Online

ESTRO 2020

Session Item

Sunday
August 02
08:45 - 10:00
Optimal treatment for periorificial high risk non-melanoma skin cancer
520
Debate
23:00 - 23:00
Efficacy and toxicity of infradiaphragmal radiotherapy fields in lymphoma patients
PO-0910

Abstract

Efficacy and toxicity of infradiaphragmal radiotherapy fields in lymphoma patients
Authors: Galunic Bilic|, Lea(1)*[lgbilic@gmail.com];Santek|, Fedor(1);Soce|, Majana(1);Grah|, Josip J(2);Basic Kinda|, Sandra(3);Radman|, Ivo(3);Mitrović|, Zdravko(4);Martinović|, Marko(5);Aurer|, Igor(3);
(1)University Hospital Center Zagreb, Department of oncology and radiotherapy, Zagreb, Croatia;(2)Univ. Klinik für Strahlentherapie-Radioonkologie- LKH Graz, Department for radiotherapy, Graz, Austria;(3)University Hospital Center Zagreb, Department of hematology, Zagreb, Croatia;(4)University Hospital Dubrava, Department of hematology, Zagreb, Croatia;(5)University Hospital Merkur, Department of hematology, Zagreb, Croatia;
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Purpose or Objective

Most studies of radiotherapy in lymphoma were performed in supradiaphrgamatic localizations. Data on efficacy and toxicity of irradiation of infradiaphragmatic fields are scarce. We therefore performed this retrospective study to analyze our experience with lymphoma patients receiving radiotherapy exclusively to infradiaphragmatic fields.

Material and Methods

We identified 112 patients treated with external beam radiotherapy between January 2003 and December 2014. The median follow-up for all patients is 51 months (range 1-185 months). There were 69 patients irradiated with 2D technique and 43 using 3D conformal radiotherapy (3DCRT). Median dose was 36 Gy, range 4 to 54 Gy. Medium dose per fraction was 2 Gy, range 1.5 to 7 Gy. Data for long-term side effects were available for 80 patients.

Results

Five and 10-year overall survival (OS) rates were 69% and 58% respectively and 5 and 10-year event-free survival rates (PFS) 59% and 57% for all patients. The in-field and out-of-field recurrence rates were 5% and 21%. Patients with indolent NHL had 5 and 10-year OS rates of 84% and 63% respectively, and 5 and 10-year EFS rates of 54% and 48%. In patients with aggressive NHL 5 and 10-year OS was 75% and 64% respectively and 5 and 10-year EFS 65% and 65%. OS and EFS was significantly better in the group of patients that were irradiated after one line than after two or more lines of chemotherapy (5-years OS 87% vs. 68%, p =0.001 and EFS 72% vs. 28%, p <0.001). Acute toxicity occurred in 43% patients; gastrointestinal in 26% and hematological in 15%. 2D radiotherapy resulted in more hematologic toxicity than 3D conformal (31% vs. 7%, p= 0.007). Nausea occurred in 10% patients in 2D group and in 28% patients in 3D group (p= 0.020). Long-term side effects were noted in 15% of patients; gastrointestinal in 5%, renal in 4% and secondary malignancy in 2%; there was no significant difference between patients irradiated using 2D and 3D technics.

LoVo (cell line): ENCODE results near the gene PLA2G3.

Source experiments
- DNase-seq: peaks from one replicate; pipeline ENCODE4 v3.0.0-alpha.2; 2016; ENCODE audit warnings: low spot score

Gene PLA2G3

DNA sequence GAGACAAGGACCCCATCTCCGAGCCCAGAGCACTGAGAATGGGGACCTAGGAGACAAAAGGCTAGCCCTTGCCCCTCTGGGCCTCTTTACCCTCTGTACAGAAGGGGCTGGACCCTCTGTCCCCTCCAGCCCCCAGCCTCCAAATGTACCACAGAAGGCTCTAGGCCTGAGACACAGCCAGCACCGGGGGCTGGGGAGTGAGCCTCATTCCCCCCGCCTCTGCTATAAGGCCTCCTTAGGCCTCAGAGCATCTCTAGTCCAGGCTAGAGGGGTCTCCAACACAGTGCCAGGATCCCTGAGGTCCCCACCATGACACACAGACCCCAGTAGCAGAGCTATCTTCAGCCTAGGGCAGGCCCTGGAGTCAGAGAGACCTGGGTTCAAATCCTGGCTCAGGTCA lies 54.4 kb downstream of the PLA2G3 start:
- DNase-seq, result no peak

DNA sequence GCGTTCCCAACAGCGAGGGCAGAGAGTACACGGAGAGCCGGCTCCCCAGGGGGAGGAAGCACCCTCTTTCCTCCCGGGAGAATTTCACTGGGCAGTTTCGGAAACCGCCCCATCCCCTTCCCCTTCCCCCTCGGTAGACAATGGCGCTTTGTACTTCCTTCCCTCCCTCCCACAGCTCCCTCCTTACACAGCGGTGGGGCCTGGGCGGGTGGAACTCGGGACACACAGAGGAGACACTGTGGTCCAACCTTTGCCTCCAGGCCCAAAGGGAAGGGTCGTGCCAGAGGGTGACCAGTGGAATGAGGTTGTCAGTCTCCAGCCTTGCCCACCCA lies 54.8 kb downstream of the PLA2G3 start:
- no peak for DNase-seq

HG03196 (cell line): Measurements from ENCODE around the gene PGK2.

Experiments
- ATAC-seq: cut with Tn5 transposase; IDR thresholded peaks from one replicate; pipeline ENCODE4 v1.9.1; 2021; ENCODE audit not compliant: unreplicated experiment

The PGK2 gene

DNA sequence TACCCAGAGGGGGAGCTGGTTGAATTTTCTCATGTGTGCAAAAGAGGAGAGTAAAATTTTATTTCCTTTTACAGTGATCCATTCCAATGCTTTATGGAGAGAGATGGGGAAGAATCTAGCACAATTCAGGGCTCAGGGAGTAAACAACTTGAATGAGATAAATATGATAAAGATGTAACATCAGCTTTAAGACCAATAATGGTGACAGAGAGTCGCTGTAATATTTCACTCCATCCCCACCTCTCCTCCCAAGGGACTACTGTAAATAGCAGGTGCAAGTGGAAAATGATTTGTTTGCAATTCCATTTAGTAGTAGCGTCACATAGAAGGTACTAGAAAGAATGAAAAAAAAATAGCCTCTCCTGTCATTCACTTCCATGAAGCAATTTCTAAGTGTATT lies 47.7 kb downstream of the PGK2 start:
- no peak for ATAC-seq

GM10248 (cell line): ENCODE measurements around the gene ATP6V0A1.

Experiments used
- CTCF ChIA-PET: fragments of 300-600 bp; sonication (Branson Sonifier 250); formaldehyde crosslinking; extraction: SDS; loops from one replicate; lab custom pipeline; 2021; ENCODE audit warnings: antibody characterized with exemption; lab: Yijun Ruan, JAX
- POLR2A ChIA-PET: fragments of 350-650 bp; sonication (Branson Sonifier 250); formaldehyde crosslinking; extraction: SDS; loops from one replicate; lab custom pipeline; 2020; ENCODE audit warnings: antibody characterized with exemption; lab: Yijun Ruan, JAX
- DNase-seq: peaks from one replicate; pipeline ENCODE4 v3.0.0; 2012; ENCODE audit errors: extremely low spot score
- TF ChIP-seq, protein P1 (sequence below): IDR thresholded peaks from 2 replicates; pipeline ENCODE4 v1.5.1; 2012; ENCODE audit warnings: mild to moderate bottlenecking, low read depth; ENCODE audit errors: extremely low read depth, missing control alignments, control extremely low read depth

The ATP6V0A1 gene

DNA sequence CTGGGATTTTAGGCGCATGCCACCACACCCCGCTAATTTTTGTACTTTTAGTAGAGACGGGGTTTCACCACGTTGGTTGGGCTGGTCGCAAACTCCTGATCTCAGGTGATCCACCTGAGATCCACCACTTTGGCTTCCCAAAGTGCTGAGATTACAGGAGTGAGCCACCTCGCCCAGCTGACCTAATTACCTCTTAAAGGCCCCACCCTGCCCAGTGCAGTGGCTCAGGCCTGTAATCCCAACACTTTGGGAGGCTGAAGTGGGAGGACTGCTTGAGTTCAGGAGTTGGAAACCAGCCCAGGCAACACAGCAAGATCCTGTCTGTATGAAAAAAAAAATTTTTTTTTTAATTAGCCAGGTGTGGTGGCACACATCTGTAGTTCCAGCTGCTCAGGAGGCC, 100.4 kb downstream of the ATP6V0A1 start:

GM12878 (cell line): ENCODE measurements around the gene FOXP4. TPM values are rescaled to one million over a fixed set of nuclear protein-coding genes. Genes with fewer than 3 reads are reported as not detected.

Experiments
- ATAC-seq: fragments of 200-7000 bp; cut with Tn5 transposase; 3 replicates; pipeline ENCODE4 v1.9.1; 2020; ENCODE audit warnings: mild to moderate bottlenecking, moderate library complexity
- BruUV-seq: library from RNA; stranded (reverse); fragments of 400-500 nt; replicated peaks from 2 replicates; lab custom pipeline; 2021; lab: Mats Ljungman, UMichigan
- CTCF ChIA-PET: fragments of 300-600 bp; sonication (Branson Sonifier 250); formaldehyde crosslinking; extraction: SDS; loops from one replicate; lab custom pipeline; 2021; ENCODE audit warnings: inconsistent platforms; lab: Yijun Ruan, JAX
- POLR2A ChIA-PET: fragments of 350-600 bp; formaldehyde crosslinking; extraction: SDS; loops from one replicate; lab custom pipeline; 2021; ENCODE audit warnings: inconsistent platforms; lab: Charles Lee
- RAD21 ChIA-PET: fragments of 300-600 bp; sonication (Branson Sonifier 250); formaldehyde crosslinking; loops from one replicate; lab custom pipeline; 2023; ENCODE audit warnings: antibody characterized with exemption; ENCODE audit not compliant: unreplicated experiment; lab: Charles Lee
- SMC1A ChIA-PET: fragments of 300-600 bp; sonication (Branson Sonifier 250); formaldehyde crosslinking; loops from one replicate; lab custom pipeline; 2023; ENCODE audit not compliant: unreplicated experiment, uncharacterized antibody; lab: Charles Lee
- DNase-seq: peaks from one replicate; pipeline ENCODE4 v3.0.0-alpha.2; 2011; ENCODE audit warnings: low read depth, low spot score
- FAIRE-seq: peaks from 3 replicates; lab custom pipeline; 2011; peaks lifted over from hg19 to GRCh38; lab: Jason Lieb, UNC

Conclusion

Radiotherapy is an effective and safe treatment option for patients with infradiaphragmatic lymphoma providing excellent local disease control with minimal late toxicity. The difference in toxicity between older and newer radiation technics seems less pronounced than for supradiaphragmatic fields. Infradiaphragmatic lymphoma localization should not be regarded as a contraindication for use of radiotherapy.